In the Sunday Review piece “Sorry, Strivers: Talent Matters,” David Z. Hambrick and Elizabeth J. Meinz describe this study, along with their own research findings that support the idea that talent, not dedication, is the ultimate predictor of success:

    Exhibit A is a landmark study of intellectually precocious youths directed by the Vanderbilt University researchers David Lubinski and Camilla Benbow. They and their colleagues tracked the educational and occupational accomplishments of more than 2,000 people who as part of a youth talent search scored in the top 1 percent on the SAT by the age of 13. (Scores on the SAT correlate so highly with I.Q. That the psychologist Howard Gardner described it as a “thinly disguised” intelligence test.) The remarkable finding of their study is that, compared with the participants who were “only” in the 99.1 percentile for intellectual ability at age 12, those who were in the 99.9 percentile — the profoundly gifted — were between three and five times more likely to go on to earn a doctorate, secure a patent, publish an article in a scientific journal or publish a literary work. A high level of intellectual ability gives you an enormous real-world advantage.

    In our own recent research, we have discovered that “working memory capacity,” a core component of intellectual ability, predicts success in a wide variety of complex activities. In one study, we assessed the practice habits of pianists and then gauged their working memory capacity, which is measured by having a person try to remember information (like a list of random digits) while performing another task. We then had the pianists sight read pieces of music without preparation.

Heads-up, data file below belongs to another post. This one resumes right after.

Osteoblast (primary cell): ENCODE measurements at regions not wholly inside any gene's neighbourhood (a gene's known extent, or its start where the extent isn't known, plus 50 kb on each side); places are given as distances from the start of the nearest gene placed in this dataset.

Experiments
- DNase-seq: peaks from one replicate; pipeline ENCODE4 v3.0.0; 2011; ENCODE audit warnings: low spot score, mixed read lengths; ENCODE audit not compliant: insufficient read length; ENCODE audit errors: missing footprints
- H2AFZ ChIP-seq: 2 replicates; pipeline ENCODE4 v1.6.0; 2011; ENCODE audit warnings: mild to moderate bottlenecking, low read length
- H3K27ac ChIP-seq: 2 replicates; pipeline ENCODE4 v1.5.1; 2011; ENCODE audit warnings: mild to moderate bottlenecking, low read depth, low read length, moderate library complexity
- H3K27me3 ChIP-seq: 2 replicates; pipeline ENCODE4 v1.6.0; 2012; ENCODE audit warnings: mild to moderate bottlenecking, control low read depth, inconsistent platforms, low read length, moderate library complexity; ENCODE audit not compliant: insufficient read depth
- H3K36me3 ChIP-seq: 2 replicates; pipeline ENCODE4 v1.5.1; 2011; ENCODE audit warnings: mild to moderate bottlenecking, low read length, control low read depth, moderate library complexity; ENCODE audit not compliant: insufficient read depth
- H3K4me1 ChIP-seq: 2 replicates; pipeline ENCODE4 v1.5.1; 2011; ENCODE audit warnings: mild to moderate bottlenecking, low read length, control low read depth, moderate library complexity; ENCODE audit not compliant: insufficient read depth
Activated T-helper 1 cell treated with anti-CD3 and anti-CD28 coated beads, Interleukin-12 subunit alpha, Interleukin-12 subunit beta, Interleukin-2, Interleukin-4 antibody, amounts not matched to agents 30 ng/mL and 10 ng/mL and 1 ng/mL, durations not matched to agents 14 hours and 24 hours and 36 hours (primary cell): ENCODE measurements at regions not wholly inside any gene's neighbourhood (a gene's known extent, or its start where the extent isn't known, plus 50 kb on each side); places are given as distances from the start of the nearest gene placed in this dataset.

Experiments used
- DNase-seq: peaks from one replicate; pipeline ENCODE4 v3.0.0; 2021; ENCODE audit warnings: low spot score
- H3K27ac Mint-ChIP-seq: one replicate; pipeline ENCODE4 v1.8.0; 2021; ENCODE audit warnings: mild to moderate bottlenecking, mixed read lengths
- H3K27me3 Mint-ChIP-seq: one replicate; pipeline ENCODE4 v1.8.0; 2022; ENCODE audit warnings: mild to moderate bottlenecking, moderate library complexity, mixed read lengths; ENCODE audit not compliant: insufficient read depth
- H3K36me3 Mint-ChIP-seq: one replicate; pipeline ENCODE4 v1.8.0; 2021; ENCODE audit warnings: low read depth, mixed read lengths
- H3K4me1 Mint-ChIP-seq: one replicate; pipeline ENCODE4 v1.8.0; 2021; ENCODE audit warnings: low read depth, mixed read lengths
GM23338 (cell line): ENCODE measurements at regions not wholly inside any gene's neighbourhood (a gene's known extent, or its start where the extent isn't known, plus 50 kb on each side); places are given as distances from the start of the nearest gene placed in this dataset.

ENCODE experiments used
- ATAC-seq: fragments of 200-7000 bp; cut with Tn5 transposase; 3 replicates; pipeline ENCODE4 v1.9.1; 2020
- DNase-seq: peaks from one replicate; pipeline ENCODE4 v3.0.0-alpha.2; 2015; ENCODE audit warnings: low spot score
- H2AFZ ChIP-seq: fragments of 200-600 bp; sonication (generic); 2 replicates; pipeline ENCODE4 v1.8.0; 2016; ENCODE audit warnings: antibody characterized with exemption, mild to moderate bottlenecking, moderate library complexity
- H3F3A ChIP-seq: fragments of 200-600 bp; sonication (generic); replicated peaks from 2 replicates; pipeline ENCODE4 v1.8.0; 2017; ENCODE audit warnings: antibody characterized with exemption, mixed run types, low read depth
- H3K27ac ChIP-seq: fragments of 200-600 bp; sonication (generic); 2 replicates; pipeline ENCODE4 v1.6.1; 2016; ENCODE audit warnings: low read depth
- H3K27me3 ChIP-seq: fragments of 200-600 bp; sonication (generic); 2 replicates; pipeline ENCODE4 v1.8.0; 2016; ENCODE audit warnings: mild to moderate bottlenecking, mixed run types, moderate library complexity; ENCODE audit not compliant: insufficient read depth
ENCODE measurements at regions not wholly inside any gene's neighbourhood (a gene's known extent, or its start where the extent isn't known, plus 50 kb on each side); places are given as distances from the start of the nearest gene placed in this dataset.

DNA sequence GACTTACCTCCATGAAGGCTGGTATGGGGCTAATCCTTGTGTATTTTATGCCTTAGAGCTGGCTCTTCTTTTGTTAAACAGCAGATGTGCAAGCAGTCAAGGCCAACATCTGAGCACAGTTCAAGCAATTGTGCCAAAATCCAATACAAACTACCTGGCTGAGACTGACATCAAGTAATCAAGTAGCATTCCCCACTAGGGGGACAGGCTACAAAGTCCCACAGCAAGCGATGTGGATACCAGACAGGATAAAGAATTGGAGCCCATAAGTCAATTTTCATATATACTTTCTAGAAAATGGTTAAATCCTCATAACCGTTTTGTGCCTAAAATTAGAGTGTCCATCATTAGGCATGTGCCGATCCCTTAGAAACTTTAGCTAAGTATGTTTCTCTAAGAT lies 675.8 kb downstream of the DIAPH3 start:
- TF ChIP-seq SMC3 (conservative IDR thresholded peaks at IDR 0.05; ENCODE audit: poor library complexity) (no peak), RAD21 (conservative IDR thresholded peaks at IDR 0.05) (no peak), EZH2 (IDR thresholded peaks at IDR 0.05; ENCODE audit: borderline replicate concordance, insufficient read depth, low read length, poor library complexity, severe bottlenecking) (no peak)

Not surprisingly, there was a strong positive correlation between practice habits and sight-reading performance. In fact, the total amount of practice the pianists had accumulated in their piano careers accounted for nearly half of the performance differences across participants. But working memory capacity made a statistically significant contribution as well (about 7 percent, a medium-size effect). In other words, if you took two pianists with the same amount of practice, but different levels of working memory capacity, it’s likely that the one higher in working memory capacity would have performed considerably better on the sight-reading task.

    It would be nice if intellectual ability and the capacities that underlie it were important for success only up to a point. In fact, it would be nice if they weren’t important at all, because research shows that those factors are highly stable across an individual’s life span. But wishing doesn’t make it so.

  • Anyone could be hard working.

    Hard work without talent can only take you so far. Not every talented people are lazy bums. Everyone can be hard working but not everyone has talents. Talent IS essential. Talented people just need a little nudge of hard work and they'll be zooming their way to success. Sorry strivers!!